The Department of Home Affairs (“DHA”) has also announced that it will be opening its doors to permanent residence permit (“PRP”) applications from January 2022. If you are a skilled foreigner on assignment in South Africa, there has never been a better time to apply for your PRP.
Applying for permanent residency is an incredible undertaking. Because it affects not only the applicant but their entire family, it could be the biggest decision of their life. It is important to wrap your head around the finer points before applying for permanent residency.
The advantages to becoming a permanent resident
As a PRP holder you will be able to permanently live and work in South Africa without needing to renew your visa every time it reaches its expiry date. You will have the right to engage in business, own property, study, travel in and out of South Africa, and do all activities that a citizen is permitted to do. You will further be able to apply for a South African national identity card, which is helpful when you need to rent property, buy a car or open a bank account. While a PRP has no expiration date, you must be resident or physically present in South Africa at least once every three years. A permanent resident permit will not jeopardize your citizenship in another country.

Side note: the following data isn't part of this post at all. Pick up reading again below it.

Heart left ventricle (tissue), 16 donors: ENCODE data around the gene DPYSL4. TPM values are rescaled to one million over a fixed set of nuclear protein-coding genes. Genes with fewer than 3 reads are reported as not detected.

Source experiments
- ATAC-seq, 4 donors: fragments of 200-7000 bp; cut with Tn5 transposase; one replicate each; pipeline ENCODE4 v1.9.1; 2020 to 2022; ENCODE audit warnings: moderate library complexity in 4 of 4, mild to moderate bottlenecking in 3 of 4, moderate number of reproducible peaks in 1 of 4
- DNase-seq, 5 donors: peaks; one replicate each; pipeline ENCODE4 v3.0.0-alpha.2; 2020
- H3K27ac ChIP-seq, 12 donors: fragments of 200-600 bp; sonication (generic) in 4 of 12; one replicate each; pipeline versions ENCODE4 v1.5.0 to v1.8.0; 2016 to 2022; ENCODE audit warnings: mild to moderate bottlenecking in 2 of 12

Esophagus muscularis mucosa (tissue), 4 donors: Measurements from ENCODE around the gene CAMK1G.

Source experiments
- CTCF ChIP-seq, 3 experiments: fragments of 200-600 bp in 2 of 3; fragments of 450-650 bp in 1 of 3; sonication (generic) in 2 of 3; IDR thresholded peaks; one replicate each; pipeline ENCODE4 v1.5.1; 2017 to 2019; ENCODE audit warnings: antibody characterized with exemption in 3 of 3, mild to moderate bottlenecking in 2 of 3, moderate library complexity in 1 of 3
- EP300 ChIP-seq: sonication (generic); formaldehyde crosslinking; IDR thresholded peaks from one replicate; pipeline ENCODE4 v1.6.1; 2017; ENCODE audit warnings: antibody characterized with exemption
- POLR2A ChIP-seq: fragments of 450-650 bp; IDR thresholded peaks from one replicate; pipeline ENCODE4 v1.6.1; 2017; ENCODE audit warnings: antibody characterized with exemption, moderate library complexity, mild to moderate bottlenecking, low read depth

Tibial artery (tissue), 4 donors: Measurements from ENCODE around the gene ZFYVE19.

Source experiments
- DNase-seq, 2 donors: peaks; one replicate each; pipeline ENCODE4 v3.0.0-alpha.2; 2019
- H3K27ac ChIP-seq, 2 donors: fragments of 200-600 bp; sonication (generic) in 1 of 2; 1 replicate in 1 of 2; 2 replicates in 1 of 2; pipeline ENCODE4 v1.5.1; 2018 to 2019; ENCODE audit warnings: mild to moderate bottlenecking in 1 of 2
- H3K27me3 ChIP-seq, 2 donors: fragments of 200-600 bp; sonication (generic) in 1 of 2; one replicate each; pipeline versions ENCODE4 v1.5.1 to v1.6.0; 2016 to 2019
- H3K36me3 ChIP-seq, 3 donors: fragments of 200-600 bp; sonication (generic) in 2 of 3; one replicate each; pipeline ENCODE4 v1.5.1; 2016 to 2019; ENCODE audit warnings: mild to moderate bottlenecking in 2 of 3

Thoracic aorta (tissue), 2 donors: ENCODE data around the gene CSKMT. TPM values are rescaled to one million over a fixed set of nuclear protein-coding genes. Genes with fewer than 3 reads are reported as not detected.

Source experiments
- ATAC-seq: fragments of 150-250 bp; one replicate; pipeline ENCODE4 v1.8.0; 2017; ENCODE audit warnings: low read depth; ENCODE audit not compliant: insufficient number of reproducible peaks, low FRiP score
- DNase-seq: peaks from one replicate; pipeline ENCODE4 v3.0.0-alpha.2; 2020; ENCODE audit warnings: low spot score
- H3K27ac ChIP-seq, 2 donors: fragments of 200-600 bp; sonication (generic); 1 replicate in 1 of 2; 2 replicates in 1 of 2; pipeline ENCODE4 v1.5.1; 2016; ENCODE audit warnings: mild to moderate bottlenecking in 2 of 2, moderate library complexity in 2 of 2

Unfortunately, being a permanent resident in South Africa does not entitle you to South African citizenship, which means you will not be able to vote in local elections. Citizenship is an entirely different application process with different requirements. You will also not be able to apply for a South African passport.